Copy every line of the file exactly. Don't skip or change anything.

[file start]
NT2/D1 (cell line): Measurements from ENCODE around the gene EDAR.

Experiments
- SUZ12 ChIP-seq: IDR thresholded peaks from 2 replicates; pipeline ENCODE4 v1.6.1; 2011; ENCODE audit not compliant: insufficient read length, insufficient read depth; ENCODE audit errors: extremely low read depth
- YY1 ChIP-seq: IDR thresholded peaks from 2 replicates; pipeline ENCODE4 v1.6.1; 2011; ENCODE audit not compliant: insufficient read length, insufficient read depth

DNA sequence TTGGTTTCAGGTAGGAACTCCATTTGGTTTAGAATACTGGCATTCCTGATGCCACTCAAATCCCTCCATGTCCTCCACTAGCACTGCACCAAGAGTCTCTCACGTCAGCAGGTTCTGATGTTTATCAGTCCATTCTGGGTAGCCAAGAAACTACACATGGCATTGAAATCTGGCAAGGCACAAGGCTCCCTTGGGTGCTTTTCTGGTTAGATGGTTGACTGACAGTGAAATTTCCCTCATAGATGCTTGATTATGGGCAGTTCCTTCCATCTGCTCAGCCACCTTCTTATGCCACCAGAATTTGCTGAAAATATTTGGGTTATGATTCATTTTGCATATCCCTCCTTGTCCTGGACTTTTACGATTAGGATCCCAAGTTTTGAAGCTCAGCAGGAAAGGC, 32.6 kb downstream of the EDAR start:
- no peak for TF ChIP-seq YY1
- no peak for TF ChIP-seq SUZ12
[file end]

NT2/D1 (cell line): Measurements from ENCODE around the gene EDAR.

Experiments
- SUZ12 ChIP-seq: IDR thresholded peaks from 2 replicates; pipeline ENCODE4 v1.6.1; 2011; ENCODE audit not compliant: insufficient read length, insufficient read depth; ENCODE audit errors: extremely low read depth
- YY1 ChIP-seq: IDR thresholded peaks from 2 replicates; pipeline ENCODE4 v1.6.1; 2011; ENCODE audit not compliant: insufficient read length, insufficient read depth

DNA sequence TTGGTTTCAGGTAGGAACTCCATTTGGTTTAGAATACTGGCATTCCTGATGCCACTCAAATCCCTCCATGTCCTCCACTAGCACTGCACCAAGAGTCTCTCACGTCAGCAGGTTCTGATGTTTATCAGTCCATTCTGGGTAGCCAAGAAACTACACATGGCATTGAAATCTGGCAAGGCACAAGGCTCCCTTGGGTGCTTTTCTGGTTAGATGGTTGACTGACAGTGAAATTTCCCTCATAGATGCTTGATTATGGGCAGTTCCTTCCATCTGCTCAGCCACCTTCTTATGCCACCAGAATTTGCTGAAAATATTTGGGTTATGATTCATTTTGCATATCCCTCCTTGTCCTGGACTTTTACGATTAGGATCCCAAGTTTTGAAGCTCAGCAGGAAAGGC, 32.6 kb downstream of the EDAR start:
- no peak for TF ChIP-seq YY1
- no peak for TF ChIP-seq SUZ12